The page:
Skip navigation links

Oct. 18, 2022

Faculty voice: Understanding identity in learning

Ellen McCallum, professor in the Department of English and Faculty Fellow at the Center for Gender in Global Context, or GenCen, shares how the Lesbian, Gay, Bisexual, Transgender, Queer and Sexuality Studies program at MSU offers an opportunity to gain a broader historical and social context for understanding personal and collective identities. As associate chair of undergraduate studies in the Department of English in 2010, McCallum introduced a course on literature and sexuality that became part of the LGBTQ minor program. McCallum also has led the MSU education abroad program on Sexual Orientation, Gender Identity, and Sexual Politics in Amsterdam that intersects disciplines in the College of Arts and Letters, GenCen and James Madison College.

A highlight of my career at MSU has been collaborating with the GenCen in course development for the LGBTQ minor and especially working with students enrolled in those classes. And yet, it seems that many students at MSU, even those who identify as LGBTQ, are unaware of this program. I want to help amplify the program and courses that exist.

You don’t have to identify as LGBTQ to take classes in queer studies. These classes offer an opportunity to learn more about yourself and others through the perspectives of queer studies. This includes the larger historical contexts in which each individual experiences their lives and the various ways that sexuality and gender have been interpreted and practiced in different cultures and times.

Ellen McCallum

In the U.S., identities are often understood in very individualistic terms. However, much of the work of queer theorists, feminist theorists and critical race theorists shows how identities are systemically organized and systemically deployed to give some people power over many others. Taking courses in LGBTQ studies can offer students, especially those who are queer-identified, the conceptual and practical tools to work against oppression and to analyze and critique the norms we often unthinkingly inhabit. These approaches give us critical frameworks for imagining how we might live differently.

Over my career, my research has focused on queer and feminist theory, along with other theories of representation: film and media theory, literary theory, and critical theory. Theory can be heavy going, and the skills you need to grasp this work require a fluency between basic and more advanced reading strategies. What keeps me excited about teaching is the students and the discoveries they make through their learning. My goal in every class is to help students improve and refine their reading and writing. I firmly believe that anyone can find a pathway to and within these challenging texts to grow their knowledge. I also want to inspire students to keep reading and use reading as a way to connect with oneself, broader social events and each other!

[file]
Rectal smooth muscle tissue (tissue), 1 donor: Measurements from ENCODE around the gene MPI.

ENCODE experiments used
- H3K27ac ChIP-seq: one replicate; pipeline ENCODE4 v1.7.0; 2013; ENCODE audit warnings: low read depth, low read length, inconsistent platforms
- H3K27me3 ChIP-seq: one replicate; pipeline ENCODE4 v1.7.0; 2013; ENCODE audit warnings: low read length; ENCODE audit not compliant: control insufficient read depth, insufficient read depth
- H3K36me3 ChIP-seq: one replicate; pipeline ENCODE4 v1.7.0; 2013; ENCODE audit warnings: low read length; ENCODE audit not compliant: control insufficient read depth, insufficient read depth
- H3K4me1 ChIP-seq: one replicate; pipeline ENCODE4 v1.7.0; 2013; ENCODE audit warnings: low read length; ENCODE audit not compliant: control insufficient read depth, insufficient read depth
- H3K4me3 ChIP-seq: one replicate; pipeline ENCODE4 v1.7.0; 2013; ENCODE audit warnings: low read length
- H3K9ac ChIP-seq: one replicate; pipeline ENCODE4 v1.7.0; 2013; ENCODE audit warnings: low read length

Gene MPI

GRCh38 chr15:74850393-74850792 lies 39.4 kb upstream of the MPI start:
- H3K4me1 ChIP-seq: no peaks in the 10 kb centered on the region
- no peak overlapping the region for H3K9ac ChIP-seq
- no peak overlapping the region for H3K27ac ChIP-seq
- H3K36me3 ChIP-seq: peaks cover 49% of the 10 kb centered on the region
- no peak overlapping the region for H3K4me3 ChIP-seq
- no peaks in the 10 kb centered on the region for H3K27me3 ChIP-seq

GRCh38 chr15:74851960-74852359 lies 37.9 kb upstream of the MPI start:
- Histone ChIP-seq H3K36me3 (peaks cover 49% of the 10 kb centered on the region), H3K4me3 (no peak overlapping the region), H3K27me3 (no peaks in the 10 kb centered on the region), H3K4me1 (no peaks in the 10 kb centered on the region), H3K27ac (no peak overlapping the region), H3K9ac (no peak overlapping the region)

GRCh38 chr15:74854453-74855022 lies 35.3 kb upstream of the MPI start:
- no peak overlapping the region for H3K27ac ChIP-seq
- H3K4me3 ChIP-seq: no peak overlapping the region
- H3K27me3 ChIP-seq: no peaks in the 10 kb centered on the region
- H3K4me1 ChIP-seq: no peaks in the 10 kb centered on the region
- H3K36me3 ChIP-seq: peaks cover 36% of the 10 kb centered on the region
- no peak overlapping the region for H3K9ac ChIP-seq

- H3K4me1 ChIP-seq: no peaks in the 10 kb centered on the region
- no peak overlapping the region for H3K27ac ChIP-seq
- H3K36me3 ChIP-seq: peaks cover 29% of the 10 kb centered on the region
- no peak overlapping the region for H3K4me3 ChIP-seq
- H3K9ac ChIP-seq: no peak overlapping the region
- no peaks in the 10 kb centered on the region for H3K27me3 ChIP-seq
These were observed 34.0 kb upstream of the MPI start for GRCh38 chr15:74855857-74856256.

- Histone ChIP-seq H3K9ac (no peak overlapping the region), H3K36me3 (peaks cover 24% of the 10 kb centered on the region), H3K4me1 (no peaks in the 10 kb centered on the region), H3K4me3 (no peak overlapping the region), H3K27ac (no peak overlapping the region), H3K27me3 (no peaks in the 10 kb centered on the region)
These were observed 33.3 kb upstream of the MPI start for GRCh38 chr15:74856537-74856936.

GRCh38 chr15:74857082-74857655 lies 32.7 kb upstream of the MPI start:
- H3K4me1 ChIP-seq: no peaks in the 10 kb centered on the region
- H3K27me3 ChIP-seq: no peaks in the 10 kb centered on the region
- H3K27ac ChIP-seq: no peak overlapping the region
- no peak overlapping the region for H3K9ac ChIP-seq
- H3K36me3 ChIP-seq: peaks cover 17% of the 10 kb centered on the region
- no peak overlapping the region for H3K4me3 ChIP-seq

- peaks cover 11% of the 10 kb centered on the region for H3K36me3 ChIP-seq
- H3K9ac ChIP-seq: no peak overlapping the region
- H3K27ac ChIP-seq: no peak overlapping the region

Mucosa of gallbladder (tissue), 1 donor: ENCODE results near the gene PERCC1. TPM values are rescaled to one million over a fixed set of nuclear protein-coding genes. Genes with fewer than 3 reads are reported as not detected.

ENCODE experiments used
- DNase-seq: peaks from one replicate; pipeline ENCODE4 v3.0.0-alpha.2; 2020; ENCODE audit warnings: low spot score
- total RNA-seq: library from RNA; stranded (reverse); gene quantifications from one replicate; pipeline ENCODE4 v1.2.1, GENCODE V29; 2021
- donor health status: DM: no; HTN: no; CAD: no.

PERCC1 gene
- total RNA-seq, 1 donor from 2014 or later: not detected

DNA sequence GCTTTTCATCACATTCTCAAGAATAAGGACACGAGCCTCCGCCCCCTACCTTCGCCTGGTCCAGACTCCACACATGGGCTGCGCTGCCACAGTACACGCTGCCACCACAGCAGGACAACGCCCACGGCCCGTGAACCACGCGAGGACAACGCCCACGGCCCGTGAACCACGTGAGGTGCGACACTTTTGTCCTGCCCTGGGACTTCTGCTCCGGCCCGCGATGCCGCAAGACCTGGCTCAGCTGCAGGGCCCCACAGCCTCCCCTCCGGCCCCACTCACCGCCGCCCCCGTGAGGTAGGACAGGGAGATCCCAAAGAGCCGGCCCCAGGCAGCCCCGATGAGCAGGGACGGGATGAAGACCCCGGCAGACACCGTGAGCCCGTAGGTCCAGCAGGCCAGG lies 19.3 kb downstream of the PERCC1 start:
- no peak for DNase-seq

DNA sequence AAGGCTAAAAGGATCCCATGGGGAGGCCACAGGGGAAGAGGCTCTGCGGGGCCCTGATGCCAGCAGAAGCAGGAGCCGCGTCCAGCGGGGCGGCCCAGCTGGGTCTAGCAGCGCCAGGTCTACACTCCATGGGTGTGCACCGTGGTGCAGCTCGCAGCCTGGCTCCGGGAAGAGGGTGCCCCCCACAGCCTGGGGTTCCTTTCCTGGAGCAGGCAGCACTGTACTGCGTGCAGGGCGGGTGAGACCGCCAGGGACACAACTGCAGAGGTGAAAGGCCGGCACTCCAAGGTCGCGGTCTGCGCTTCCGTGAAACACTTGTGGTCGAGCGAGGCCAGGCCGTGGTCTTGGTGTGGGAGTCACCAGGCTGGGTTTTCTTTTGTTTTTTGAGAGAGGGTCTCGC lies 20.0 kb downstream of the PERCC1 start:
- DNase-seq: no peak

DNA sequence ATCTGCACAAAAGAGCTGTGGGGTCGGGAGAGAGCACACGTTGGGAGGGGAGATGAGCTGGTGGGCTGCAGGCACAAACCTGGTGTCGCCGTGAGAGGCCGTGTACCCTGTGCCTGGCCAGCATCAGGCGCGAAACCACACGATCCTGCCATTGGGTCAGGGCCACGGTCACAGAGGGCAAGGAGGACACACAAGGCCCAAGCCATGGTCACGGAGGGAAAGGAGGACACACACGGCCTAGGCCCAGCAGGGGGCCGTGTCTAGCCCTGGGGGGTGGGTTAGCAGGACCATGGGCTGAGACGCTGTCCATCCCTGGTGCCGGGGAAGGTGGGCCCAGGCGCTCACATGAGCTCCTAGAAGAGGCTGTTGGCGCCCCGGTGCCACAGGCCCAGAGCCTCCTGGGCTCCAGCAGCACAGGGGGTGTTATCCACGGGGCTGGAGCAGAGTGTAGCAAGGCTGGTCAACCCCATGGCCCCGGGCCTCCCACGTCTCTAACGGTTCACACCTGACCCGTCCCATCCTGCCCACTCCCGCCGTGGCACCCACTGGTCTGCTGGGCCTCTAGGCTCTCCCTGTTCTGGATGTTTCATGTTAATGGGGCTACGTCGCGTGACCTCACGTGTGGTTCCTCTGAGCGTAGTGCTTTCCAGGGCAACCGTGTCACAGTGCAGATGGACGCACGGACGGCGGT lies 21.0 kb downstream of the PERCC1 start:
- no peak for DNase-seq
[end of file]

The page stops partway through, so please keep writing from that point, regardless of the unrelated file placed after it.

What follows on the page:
Students at MSU come from so many different places, and not just geographically because we do draw from across Michigan. Some students might come from rural places that don’t even have a stoplight and others come from metropolitan areas like Detroit, or its suburbs. Regardless of where they come from, I find our students are keen to learn and have an inspiring intellectual curiosity about the world. But that is also a challenge about teaching here: “How do we foster students’ creativity and curiosity? How do we support their growth?” In my classrooms, I focus on student-centered, collaborative learning.

There are a lot of different courses that students can take based on their interests that can also encourage a sense of belonging for those who embrace these courses’ multidisciplinary approaches. LGBTQ classes specifically can help us learn about the different ways of relating that LGBTQ people have cultivated and the alternative frameworks for understanding our world that queer affords. LGBTQ studies also can help us to understand ourselves, our cultures, and find new ways to become more socially engaged.

This Faculty Voice was adapted from a piece that ran on the College of Arts and Letters website.

In October, MSU recognizes LGBT History Month, a monthlong observance of lesbian, gay, bisexual and transgender history, and the history of related civil rights movements. Visit The Gender and Sexuality Campus Center to learn about programs, resources and community.

Media Contacts


more content from this collection

Faculty Voices